After experimenting with a lot of combinations I settled on a Bilateral + Canny filter to get shape outlines and then performed polygonization on this image. Having a larger number of iterations on the Bilateral filter was more beneficial than an additional Sobel filter or Box/Gaussian blur. The polygonization step with a low/high angle threshold is also shown here.

opencv tests

Looks like a good start to the sort of data we want. Here it is running real-time, on a low-res image feed. The colors indicate unique polygons, but it is randomized each frame so it changes color erratically!

Testing with OpenCV gave a much faster turnaround time, though manual implementation is fun and educational. There were a lot of combinations of filters and settings that gave poor results before reaching this. It is vital to have real-time parameter tuning so you can find the right set of filters+tunings for your needs.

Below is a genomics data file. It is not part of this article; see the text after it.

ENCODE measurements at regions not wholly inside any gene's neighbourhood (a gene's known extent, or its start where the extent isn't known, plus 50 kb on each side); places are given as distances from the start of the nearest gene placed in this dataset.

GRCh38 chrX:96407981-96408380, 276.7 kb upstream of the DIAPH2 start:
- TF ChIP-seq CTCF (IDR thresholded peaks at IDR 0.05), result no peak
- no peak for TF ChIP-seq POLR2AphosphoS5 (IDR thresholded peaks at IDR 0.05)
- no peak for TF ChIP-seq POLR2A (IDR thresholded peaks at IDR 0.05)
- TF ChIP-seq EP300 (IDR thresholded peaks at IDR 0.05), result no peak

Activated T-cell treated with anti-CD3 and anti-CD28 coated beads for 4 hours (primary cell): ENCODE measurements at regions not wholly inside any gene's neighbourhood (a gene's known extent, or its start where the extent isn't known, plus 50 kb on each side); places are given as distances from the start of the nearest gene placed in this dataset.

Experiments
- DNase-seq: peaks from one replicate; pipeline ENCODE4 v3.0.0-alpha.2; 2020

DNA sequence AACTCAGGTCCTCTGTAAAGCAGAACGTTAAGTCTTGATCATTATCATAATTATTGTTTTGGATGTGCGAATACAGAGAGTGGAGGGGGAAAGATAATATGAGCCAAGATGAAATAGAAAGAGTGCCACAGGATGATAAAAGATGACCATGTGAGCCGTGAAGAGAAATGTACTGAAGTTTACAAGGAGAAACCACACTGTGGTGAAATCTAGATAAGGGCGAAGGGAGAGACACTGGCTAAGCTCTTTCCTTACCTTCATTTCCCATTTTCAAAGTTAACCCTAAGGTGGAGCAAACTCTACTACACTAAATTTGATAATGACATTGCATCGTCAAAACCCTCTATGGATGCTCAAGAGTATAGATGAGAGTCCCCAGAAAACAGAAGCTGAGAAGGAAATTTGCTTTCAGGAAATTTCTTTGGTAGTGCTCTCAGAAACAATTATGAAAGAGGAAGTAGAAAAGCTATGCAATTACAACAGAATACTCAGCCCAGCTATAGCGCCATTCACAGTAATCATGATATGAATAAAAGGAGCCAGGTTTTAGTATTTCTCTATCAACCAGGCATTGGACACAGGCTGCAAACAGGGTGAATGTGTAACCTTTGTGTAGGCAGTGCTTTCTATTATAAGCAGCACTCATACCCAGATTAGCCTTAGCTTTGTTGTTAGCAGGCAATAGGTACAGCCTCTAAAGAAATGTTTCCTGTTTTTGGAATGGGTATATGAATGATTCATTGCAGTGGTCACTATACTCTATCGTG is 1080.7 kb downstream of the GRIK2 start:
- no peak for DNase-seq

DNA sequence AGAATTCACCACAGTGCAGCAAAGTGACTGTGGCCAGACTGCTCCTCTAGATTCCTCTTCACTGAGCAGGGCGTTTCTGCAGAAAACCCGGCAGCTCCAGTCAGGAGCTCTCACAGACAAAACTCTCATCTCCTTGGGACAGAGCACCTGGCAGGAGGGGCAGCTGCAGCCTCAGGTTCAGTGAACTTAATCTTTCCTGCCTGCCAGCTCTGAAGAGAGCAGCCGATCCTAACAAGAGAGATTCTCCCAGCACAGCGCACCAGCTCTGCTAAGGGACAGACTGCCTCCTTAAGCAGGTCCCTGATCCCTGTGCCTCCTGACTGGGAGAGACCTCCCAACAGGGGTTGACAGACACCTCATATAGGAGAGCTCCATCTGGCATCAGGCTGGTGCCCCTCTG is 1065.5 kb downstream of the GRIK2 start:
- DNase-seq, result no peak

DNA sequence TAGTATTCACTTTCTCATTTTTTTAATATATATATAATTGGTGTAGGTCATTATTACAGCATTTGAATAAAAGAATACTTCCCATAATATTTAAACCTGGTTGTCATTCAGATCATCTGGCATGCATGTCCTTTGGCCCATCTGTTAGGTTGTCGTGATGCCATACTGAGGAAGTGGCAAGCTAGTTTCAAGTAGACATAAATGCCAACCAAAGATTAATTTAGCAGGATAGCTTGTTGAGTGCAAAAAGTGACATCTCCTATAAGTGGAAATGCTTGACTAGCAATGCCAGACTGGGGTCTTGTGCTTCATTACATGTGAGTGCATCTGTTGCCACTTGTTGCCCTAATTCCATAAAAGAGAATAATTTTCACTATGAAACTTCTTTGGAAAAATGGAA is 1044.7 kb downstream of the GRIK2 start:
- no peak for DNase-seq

Things are busy so I'm currently on a tangent doing some smaller audio processing experiments for some fun applications with Nao. Till next time!

Saturday, September 1, 2012

Galaxy Defenders

A long time ago, in a dark room far far away, I made a small 2d shooter. The project was one of my favorite old game projects from back when I just started learning programming. More recently I did a small remake of it during a free sunday to learn some XNA.

A day with XNA

I ended up working on it some more over weekends and eventually fleshing it out into a full shooting game. Many of the mechanics were based on an old DOS game called Tyrian (whose original artist DanC writes very good game design stuff over at lostgarden). This game took on more of it's own flavor as it progressed.

The Code